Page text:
“The queen of hills” is a title that is so heavily abused in reference to Shimla that it evokes little else than absolute cringe in me. While tourism is a key driver of the economy here, I’m not sure how the natives feel about an inability to get to work thanks to the hour long traffic jams that greet you in the odd chance that you live in the outskirts and in some cases, even the “inskirts”! (I checked, three other people on UD agree that it’s a word.)
Daytime travel this summer has been the absolute worst and while commuting was always stressful during tourist season, it was never as bad as it has gotten now. And now that we’re on this topic, who decides when season-time starts? Besides, since there’s an additional tourist rush in winter, effectively a second “season”, plus every single time it snows, isn’t the word season a rather ineffective representative anyway?
I’d like to bring your attention to a rather disturbing thing I noticed this time during my annual month spent at home.
If you see nothing wrong with the contents of this image, it’s because it has become this just slow enough to not have alarmed you, but quickly enough to have been substantial if you look at it for a month every year. Truth is, YOU USED TO BE ABLE TO SEE THOSE HILLS CLEARLY just a few years ago!
Unless it rains, the clarity in the air is completely gone. So what’s causing this? Is it the volume of traffic that Shimla is attracting but unable to cope with? Is it the substantial amount of trees cut down for that four-laning process enabling yet more cars to come here? Is it proof of insufficient efforts at the bureaucratic & in fact the grassroots levels to give a damn about the environment?
You guessed it, it’s all of the above. The consequence? Particulate matter. We are lucky to have one of the lowest corruption rates in India, yes, but does that in any way indicate that our governmental machinery is effective in any way? Absolutely not! There is absolutely no answerability and you’d be damned before you could find someone who takes responsibility even if there has been an AVOIDABLE health & safety disaster (remember when a significant population of the city was exposed to jaundice and very many people died? I remember. My grandfather was one of them.)
Do you know how many people resigned after that fiasco? Zero. Null. Zilch. शून्य. There are people who vehemently claim India is the best, Himachal is the best, Shimla is the best, (Sanjauli is the best, Chawk is the best, and so on) at absolutely any criticism of the way things are handled here, and would advise you to “go to Pakistan” fairly swiftly, but truth is if this was any other country this would be on the front page of every god damned news paper (until the problem is solved and then again every year that follows), the central agencies in charge of disease control would come knocking on the door and impose quarantine zones and do whatever it takes to limit further spread of the disease, and the culprits would be gone for a very long time. A lot of people would lose their jobs. But that’s in countries where human life has value, and on those grounds, it doesn’t apply to India.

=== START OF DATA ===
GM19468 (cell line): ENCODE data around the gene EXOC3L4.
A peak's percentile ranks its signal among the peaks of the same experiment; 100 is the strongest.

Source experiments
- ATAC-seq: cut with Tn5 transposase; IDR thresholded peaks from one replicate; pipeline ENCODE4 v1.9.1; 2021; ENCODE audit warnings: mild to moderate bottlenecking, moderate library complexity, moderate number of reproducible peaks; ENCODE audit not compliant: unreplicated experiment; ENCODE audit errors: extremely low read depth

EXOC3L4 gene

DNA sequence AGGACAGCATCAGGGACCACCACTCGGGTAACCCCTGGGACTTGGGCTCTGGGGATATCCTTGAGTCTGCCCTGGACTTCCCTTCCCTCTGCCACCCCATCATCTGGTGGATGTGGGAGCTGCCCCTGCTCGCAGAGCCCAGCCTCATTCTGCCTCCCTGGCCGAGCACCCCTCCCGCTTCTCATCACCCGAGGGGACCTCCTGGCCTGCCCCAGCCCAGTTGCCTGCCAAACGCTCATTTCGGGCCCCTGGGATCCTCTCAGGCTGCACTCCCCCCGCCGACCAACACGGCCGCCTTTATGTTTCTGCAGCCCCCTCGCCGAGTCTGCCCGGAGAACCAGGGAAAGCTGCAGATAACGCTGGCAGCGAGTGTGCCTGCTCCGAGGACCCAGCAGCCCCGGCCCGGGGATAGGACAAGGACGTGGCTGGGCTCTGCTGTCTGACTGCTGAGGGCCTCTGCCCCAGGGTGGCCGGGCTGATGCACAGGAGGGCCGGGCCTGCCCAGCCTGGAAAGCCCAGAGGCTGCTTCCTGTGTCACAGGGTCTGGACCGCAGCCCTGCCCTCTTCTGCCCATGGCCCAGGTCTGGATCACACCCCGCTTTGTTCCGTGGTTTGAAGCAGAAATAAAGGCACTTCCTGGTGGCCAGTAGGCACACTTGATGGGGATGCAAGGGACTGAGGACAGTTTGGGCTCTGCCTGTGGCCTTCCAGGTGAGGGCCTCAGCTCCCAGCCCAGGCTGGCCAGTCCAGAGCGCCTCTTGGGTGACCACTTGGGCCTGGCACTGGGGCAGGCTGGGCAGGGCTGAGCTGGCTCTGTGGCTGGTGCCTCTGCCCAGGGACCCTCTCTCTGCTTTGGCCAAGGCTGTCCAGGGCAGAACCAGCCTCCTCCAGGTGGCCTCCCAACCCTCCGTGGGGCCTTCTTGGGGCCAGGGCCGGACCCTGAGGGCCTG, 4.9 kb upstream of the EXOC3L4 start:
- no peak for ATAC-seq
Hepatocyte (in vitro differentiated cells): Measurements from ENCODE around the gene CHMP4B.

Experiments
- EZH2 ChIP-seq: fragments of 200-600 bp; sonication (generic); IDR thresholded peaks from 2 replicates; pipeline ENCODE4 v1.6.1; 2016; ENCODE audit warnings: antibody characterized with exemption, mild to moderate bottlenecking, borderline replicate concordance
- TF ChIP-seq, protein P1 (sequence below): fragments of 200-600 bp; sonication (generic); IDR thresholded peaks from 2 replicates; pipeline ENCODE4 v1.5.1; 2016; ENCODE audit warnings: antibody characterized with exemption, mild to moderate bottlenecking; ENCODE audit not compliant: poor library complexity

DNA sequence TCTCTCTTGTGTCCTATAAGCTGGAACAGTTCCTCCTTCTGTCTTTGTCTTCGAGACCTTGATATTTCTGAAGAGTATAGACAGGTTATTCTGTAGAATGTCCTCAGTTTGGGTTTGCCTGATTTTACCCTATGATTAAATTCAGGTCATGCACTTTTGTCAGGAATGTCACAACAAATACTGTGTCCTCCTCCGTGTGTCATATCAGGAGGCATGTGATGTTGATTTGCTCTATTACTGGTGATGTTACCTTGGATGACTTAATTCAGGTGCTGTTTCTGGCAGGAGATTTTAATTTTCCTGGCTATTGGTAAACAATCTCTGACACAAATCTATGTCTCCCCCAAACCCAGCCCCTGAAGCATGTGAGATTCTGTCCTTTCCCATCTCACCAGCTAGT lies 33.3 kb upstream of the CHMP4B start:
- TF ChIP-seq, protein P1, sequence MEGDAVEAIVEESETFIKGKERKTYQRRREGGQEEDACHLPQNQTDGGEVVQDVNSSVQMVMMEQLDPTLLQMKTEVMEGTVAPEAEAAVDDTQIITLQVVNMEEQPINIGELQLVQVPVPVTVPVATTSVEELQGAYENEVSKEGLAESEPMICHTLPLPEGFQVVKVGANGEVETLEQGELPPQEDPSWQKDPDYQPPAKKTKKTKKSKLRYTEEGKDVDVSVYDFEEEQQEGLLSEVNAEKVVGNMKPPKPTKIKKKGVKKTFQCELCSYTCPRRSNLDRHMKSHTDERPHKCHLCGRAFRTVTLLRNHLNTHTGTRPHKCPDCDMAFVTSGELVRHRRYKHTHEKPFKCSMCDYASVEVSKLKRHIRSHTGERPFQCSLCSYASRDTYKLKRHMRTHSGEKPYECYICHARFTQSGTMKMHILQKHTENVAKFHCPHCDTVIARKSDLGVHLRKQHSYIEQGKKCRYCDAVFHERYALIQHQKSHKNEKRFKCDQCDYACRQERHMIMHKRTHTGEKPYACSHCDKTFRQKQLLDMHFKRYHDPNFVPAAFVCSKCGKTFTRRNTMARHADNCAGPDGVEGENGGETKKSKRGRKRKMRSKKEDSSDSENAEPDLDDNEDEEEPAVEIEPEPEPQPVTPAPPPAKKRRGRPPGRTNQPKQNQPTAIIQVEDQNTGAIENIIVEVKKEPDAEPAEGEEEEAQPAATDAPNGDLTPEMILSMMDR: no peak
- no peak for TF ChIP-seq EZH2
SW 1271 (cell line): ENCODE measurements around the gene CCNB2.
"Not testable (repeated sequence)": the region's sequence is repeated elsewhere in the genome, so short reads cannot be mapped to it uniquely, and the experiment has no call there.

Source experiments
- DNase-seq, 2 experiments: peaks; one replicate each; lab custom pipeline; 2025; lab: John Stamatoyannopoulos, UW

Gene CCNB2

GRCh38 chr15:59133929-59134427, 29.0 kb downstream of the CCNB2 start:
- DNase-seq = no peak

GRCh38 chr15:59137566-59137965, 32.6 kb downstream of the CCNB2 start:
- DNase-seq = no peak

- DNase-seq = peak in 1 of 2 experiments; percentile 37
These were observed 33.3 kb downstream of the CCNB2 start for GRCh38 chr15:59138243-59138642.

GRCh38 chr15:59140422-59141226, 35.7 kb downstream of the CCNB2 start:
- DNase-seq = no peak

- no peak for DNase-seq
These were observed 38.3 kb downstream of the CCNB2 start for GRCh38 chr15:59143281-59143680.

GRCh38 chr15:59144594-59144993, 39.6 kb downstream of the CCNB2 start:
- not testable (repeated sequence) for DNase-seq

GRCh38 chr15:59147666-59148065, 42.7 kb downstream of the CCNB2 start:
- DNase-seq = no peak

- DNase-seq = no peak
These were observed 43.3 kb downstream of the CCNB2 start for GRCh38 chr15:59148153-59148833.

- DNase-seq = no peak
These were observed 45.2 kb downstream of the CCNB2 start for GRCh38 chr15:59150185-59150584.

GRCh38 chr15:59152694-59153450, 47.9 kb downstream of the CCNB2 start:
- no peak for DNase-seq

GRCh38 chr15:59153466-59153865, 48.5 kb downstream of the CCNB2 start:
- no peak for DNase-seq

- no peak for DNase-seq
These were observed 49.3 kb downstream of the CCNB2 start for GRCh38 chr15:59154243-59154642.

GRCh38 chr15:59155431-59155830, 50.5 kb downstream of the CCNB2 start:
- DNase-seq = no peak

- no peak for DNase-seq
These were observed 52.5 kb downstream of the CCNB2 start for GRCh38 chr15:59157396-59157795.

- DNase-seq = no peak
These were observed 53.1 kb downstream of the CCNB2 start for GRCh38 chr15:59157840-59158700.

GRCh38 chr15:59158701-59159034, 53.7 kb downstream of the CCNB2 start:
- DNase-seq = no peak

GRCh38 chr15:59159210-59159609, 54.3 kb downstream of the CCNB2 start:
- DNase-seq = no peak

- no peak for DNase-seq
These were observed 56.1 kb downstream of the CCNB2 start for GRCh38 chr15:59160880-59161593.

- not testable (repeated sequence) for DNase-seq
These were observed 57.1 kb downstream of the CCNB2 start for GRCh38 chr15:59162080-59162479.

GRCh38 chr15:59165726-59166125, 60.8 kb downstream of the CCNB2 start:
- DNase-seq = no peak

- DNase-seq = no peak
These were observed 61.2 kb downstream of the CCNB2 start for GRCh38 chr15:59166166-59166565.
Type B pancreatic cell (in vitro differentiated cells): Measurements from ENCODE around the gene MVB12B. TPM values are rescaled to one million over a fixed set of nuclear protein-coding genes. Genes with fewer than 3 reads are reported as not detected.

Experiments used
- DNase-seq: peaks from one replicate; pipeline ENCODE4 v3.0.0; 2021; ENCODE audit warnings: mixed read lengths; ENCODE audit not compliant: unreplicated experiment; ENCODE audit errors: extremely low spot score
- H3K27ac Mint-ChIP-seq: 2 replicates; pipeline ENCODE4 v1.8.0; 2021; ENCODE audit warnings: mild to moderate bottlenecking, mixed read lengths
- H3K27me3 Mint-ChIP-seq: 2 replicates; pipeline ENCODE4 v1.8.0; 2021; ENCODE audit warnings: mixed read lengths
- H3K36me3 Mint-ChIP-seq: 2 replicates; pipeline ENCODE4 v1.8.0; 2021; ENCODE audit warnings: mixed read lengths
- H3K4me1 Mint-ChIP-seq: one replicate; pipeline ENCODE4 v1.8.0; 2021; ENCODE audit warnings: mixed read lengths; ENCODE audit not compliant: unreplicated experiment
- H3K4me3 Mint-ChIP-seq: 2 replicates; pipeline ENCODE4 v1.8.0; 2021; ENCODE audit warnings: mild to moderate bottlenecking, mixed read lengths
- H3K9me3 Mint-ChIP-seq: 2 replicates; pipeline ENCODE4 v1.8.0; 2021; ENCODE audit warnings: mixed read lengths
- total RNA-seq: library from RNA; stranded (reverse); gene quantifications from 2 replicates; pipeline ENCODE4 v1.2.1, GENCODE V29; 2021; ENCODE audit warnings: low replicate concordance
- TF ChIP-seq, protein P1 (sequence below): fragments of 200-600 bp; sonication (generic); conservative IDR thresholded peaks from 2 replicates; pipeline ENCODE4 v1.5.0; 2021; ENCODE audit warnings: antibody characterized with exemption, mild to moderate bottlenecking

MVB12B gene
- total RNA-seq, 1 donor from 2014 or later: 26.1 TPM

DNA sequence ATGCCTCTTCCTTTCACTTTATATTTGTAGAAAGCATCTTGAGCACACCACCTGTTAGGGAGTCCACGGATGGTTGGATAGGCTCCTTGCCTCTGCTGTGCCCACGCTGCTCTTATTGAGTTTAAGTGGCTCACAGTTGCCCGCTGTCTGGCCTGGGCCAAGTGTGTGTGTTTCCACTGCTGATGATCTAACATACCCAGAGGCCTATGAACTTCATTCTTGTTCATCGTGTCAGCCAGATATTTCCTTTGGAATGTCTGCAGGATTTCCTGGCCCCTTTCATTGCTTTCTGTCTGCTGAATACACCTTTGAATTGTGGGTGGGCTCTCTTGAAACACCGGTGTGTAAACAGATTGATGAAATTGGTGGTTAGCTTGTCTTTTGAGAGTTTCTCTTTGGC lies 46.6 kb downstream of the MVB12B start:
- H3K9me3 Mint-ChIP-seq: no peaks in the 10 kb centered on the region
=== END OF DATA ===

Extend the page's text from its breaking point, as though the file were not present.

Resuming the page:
What matters more here is “कौन कोंग्रेस का है, कौन भाजपा का ।” Bloody “शासन में कौन है ” determines if any action is taken against anybody else.
Himachal, and more urgently Shimla, is sitting on an environmental time bomb, and the wick has already burned halfway through. I almost wasn’t going to write all of this, but I had an interesting dream just the other night. I was 12 years old again, walking on that forest road between Khalini and BCS and when I looked around me and all I saw were huge trees so characteristic of Shimla, but not even a speck of dust.
If you attempt to do so today, it would probably be better if you covered your face first. If you have a balcony or terrace in your house, you already know it’s pointless to try and clean it very efficiently, because it will have a layer of dust all over again in a matter of HOURS, not days.
And this huge looming smog problem? It is not bad enough yet to be irreversible. It’s bad, but not Delhi bad. What can you do about it?
For starters, talk about it. Talk to your parents, your friends, your cousins, your grandparents, hell, talk to your dog about it. Only when there’s a conversation about this, is there a possibility that any other measure will be effective. Only when everybody recognises the problems around them, will there be enough pressure on entities to deliver action rather than being out of the limelight even after catastrophic failures that they could have avoided by not being corrupt, careless or incompetent.